Grab a copy! Australian Institute of Company Directors publishes its 10th report into governance and performance in the not-for-profit sector

Key Points
  • On 31 July 2019 the Australian Institute of Company Directors published its 10th not-for-profit governance and performance study.
  • The study explores key trends and challenges facing the not-for-profit sector, including directors’ time commitment, remuneration, entity and board performance, the rollback of mergers within the not-for-profit sector and financial performance.
In 2010, the Australian Institute of Company Directors (AICD) launched the “not-for-profit governance and performance study” (originally called the “directors social impact study”). The study focused on key trends in the not for profit (NFP) sector and issues affecting NFP directors at that time. Ten years on, the AICD published its most recent findings in the latest edition of the study titled “the 2019 not-for-profit governance and performance study: 10 years on”. The report provides valuable insight into current challenges faced by the sector and its director counterparts.
The 2019 report produced seven key findings in the following areas:
  1. directors’ time commitments
  2. board composition and recruitment
  3. remuneration
  4. effectiveness of NFPs
  5. the decline of mergers within the sector
  6. board performance, and
  7. challenges faced by directors of sporting entities.
Time commitment
Over the past five years, surveyed directors have reported devoting more time to their NFP roles. More than 50% of participants reported spending in excess of two days per month on a single NFP role. When asked to comment on workload commitments participating directors said, “the responsibilities of NFP directors are increasing and we need more…time, which may be beyond reasonable volunteer expectations”. Factors contributing to greater workloads include increasing governance expectations and regulations as well as growing financial pressures faced by the sector.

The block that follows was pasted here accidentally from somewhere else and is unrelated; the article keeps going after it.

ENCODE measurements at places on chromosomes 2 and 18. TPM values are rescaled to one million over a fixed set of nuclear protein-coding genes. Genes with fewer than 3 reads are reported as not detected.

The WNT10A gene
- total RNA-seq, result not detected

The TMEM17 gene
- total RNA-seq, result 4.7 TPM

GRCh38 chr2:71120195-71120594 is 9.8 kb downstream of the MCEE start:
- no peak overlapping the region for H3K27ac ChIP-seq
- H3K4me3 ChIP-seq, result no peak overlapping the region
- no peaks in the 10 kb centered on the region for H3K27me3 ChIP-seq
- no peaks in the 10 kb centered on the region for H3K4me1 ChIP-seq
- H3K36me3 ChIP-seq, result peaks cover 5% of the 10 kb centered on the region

Composition and recruitment
The report notes that many NFPs continue to benefit from mature boards with the study reporting the average age of directors to be 54. While such directors bring considerable governance skills and experience to the table, the study also pointed to the need for NFP boards to strive for a more balanced composition to assist in succession planning. It is unclear why NFPs are struggling to attract younger directors.  
As to the issue of remuneration, rising time commitments have not been matched with increases in directors’ remuneration. The 2019 study found no significant change in the proportion of NFPs that pay director fees. The question of remuneration itself attracted debate with some directors supporting the payment of director fees and/or increases in those fees while others contended that the payment of director fees is not realistic due to resource constraints and mission/value perceptions.
Effectiveness of NFPs
The majority of directors surveyed during the study said that they considered their NFPs to be operating effectively and expressed positive outlooks regarding future profitability. Despite the optimism portrayed by directors, performance expectations appear to be at odds with reported profits. The study found that profitability is at a four-year low at 54% (compared to 61% in 2017), and that the percentages illustrate the need for some NFPs to reassess their financial performance if they wish to sustain future longevity.
The decline of mergers
Mergers between NFPs appear to be slowing. Only 5% of surveyed directors reported an intention to merge and most directors assigned a low probability rating to the possibility of merging over the next two years. The ability to better meet existing mission statements, expand market share and increase service delivery continue to be the driving forces behind mergers plans. Interestingly, financial sustainability does not appear to be a main driver. In 2019 directors reported an increased focus on collaboration between NFPs.
Board performance
Overall, surveyed directors considered board performance to be high, however, they note strategic planning and implementation as key areas of improvement. In particular, oversight of strategic planning, a better understanding of digital technology (including cybersecurity) and the appointment of talented directors were suggested as key action items that would improve board performance.
Sporting entities
Each year, the report focuses on a particular industry. In 2019, the report focused on sporting entities. Traditionally, sporting clubs and organisations have operated on an NFP basis with many directors volunteering their time to serve on the boards of such entities. Key issues for sporting clubs include:
  1. facilitating growth in membership/audiences
  2. improvement of existing assets
  3. income uncertainty
  4. ethical issues associated with sports betting, which is often used as a cross-promotional tool
  5. the impact of digital technologies and in particular social media.
Key takeaways:
While NFP governance in general has been trending positively over the past decade, the current study serves as a timely reminder for the NFP sector to address the increasing demands of NFP board roles and to improve the standards of NFP governance and performance.
NFP organisations are encouraged to review current practices and to adopt innovative or flexible solutions in order to counter some of the key challenges identified in the study.

The 2019 “not-for-profit governance and performance study” by the AICD is available here.

Post by John Kell and Michael Fong

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